Final

Series: Game 1 of 3

Washington leads 1-0 (as of 4/27)

Game 1: Friday, April 27
NY Mets3Final
Washington4
Game 2: Saturday, April 28
NY Mets6Final
in 12
Washington2
Game 3: Sunday, April 29
NY Mets1Final
Washington0

Mets 3

(13-8, 7-3 away)

Nationals 4

(8-15, 4-8 home)

    7:05 PM ET, April 27, 2007

    RFK Stadium, Washington, D.C. 

    123456789 R H E
    NYM 001100010 3 11 0
    WAS 30000100 - 4 8 0

    W: M. Chico (2-2)

    L: O. Perez (2-2)

    S: C. Cordero (3)

    Nats notch three runs in first, add another to nip Mets

    A CLOSER LOOK
    • Summary: It took 22 games and 66 outs in '07 -- a league record -- but the Nationals finally scored in the first inning as they held on to nip the Mets.

    • Hero: Matt Chico held in check the Mets' hitting, which began the game leading the majors in average. He gave up two runs and walked only one in 5 1/3 steady innings.

    Matt Chico
    Chico

    • Turning point: Austin Kearns belted a 1-1 pitch from Oliver Perez to center with two out in the first, staking the Nats to a 3-0 lead.

    • Figure this: The White Sox began 1948 by playing a major league-record 28 games without scoring a first-inning run.

    • Quotable: "I didn't know it was actually a record and all that stuff. Glad it's over.'' -- Kearns.

    -- ESPN.com news services

    Nationals 4, Mets 3

    WASHINGTON (AP) -- First things first: The Washington Nationals actually scored in the first inning, the only time they've managed to do that all season.

    Austin Kearns hit a three-run homer to stake Washington to an early lead, Matt Chico earned his second major league victory and the NL-worst Nationals held off the New York Mets 4-3 on Friday night.

    Washington set a league record by playing 22 games at the start of a season without scoring a first-inning run, but Kearns ended the drought with a shot to left-center off Oliver Perez (2-2).

    "I didn't know it was actually a record and all that stuff," Kearns said. "Glad it's over."

    His second homer of 2007 followed singles by Ronnie Belliard and Dmitri Young -- a real outburst from a club that was hitting .071 (5-for-70) in first innings until Friday.

    "A lot of the guys, they were jumping in the dugout and screaming about it. Finally! Scoring in the first inning," manager Manny Acta said, before putting a more philosophical spin on it. "To me, it doesn't matter where you score, as long as in the ninth, you have more runs than the opposition."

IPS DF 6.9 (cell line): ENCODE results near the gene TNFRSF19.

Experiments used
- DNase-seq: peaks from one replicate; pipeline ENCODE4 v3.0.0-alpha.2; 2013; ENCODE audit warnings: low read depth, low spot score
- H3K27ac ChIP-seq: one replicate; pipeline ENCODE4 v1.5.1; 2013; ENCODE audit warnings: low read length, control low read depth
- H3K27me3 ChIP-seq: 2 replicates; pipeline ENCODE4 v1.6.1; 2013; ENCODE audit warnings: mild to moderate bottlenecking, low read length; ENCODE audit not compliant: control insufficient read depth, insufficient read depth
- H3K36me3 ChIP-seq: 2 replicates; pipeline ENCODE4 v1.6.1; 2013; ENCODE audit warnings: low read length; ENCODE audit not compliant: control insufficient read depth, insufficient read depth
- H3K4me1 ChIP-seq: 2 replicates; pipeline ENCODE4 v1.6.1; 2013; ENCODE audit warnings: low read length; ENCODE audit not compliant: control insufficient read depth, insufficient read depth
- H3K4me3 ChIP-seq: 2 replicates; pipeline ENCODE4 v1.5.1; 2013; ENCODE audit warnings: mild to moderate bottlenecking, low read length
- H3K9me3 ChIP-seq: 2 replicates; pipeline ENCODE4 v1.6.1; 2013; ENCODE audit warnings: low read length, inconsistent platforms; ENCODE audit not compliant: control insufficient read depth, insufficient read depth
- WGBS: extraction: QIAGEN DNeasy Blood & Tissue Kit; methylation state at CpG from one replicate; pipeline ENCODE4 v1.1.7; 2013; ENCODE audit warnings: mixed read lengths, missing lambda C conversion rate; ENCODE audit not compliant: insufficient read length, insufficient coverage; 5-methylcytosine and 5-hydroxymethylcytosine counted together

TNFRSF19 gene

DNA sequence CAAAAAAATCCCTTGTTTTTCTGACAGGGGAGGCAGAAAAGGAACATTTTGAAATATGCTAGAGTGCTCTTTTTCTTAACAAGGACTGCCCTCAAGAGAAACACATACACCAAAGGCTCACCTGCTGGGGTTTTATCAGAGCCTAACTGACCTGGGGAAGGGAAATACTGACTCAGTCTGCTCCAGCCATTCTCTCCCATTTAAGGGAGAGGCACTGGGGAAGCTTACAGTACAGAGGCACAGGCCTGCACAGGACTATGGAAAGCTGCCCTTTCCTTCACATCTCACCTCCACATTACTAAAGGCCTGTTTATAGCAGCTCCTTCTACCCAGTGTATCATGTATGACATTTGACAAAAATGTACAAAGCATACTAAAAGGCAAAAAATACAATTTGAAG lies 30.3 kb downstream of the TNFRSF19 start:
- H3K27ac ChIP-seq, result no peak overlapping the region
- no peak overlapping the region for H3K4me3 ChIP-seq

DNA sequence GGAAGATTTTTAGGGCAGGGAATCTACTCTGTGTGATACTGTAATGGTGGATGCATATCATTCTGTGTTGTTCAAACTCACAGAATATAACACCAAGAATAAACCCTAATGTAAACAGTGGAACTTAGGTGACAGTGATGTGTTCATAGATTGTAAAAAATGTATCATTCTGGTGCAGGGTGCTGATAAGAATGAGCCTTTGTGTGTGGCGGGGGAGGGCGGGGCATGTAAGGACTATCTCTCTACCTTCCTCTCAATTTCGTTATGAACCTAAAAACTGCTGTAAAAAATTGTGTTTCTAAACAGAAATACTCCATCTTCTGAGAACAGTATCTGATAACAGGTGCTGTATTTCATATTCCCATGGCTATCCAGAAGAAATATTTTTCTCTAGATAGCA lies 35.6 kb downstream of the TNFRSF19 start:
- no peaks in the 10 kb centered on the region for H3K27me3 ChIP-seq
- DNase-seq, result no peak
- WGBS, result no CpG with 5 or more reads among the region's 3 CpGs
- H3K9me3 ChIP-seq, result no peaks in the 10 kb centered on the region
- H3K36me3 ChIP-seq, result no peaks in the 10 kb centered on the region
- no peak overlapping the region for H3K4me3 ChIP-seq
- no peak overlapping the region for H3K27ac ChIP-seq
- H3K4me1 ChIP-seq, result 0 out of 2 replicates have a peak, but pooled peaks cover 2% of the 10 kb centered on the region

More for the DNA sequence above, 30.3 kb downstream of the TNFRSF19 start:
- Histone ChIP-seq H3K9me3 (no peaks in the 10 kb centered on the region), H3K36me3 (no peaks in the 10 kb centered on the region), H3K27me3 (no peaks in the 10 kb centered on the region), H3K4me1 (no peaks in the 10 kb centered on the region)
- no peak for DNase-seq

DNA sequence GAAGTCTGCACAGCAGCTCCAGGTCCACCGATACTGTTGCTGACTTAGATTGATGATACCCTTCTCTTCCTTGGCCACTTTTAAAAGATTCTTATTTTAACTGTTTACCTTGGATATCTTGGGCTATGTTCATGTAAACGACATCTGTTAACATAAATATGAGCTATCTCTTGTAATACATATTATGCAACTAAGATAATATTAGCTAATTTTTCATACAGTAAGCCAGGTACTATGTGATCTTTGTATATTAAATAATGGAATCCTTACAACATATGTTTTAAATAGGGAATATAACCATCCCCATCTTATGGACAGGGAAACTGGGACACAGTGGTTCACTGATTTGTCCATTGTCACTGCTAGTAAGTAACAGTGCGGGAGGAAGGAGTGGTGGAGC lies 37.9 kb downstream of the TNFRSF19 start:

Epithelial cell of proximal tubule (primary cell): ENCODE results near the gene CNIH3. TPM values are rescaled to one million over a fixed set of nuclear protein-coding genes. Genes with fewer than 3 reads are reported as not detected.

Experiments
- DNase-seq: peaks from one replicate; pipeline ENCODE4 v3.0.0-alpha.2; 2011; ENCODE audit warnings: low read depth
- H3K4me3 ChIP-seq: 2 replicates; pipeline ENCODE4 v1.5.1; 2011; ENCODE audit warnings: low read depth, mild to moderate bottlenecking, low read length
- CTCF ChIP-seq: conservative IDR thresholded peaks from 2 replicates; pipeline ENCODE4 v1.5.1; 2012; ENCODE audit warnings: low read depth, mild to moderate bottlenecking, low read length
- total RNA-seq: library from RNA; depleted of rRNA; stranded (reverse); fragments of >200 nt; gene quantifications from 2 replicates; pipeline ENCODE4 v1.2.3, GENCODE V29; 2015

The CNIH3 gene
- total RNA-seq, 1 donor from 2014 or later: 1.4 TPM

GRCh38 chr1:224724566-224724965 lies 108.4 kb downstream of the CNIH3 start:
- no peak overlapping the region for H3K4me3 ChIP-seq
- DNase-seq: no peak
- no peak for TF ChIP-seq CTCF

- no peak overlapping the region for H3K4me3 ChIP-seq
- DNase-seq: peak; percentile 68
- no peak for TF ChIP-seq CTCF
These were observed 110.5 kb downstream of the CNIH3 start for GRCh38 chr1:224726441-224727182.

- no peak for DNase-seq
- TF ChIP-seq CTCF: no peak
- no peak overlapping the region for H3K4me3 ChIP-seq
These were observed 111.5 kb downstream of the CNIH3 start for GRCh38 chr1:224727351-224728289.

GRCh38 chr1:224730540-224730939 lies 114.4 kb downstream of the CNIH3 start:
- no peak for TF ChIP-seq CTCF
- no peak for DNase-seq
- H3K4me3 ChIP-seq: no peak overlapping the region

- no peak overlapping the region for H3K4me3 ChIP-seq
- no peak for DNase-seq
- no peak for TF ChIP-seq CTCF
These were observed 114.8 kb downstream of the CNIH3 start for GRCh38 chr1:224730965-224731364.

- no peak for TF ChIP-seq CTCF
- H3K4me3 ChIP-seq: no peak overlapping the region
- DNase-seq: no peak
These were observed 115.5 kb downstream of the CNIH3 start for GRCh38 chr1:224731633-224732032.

In the end, the Nationals barely did just that, thanks in part to Chico (2-2), who went a career-high 5 1-3 innings, and to closer Chad Cordero, who threw a perfect ninth while facing Jose Reyes, Paul Lo Duca and Carlos Beltran.

    "When you let teams hang around, what ends up happening is that you lose by one or two," Mets manager Willie Randolph said.

    His club has lost consecutive games for only the second time this season; Acta's has won two in a row for the second time.

    A possibly pivotal moment came in the top of the sixth, with Washington ahead 3-2 and Chico tiring. His only walk was to David Wright leading off that inning.

    Moises Alou, who had three hits, followed with a shot up the middle that second baseman Belliard tried to scoop and toss to second with his glove all in one motion. It didn't work, and Alou was credited with a single. An out later, Jose Valentin dumped a single to left, loading the bases with Perez coming up.

    Saul Rivera replaced Chico, and Perez stayed in to bat, perhaps because he was in the midst of retiring nine consecutive batters.

    Did Randolph consider pinch-hitting?

    "You always bounce it around in your mind, but it's still early in the game," Randolph said. "He was pitching a great game. You can't challenge your people to give you quality starts if you worry about scoring runs in the sixth inning. Ollie deserved to go back out."

    So Perez batted -- and struck out, going down on a knee as he swung through strike three, before Reyes grounded out to end the inning.

    Perez wound up leaving after seven innings, having allowed a season-high four runs. He threw 120 pitches, 81 for strikes.

    Chico was nearly as precise, a sharp contrast from his previous outing. He gave up two runs and walked only one batter Friday, and 67 of his 98 pitches were strikes. Compare that with his last time on the mound, April 21 at Florida: 4 2-3 innings, five runs, seven walks, two wild pitches (one into the stands).

    "I came into the locker room today saying to myself, 'Just let them hit it. It doesn't matter if I give up hits. I just don't want to walk anybody," Chico said. "That was my whole goal."

    While the Mets did accumulate nine hits off him, eight were singles. The left-hander, never above Double-A until this season, held in check a New York offense that entered the day atop the majors or close to it in all manner of statistical categories, from batting average (.295) to slugging percentage (.470) to average against lefties (.352).

    "It definitely is a confidence builder," Chico said. "The Mets have a great lineup."

    Game notes


    The White Sox began 1948 by playing a major league-record 28 games without scoring a first-inning run. ... Chico singled in the second for his first big league hit. ... Reyes stole his 13th base.

    Copyright by STATS LLC and The Associated Press

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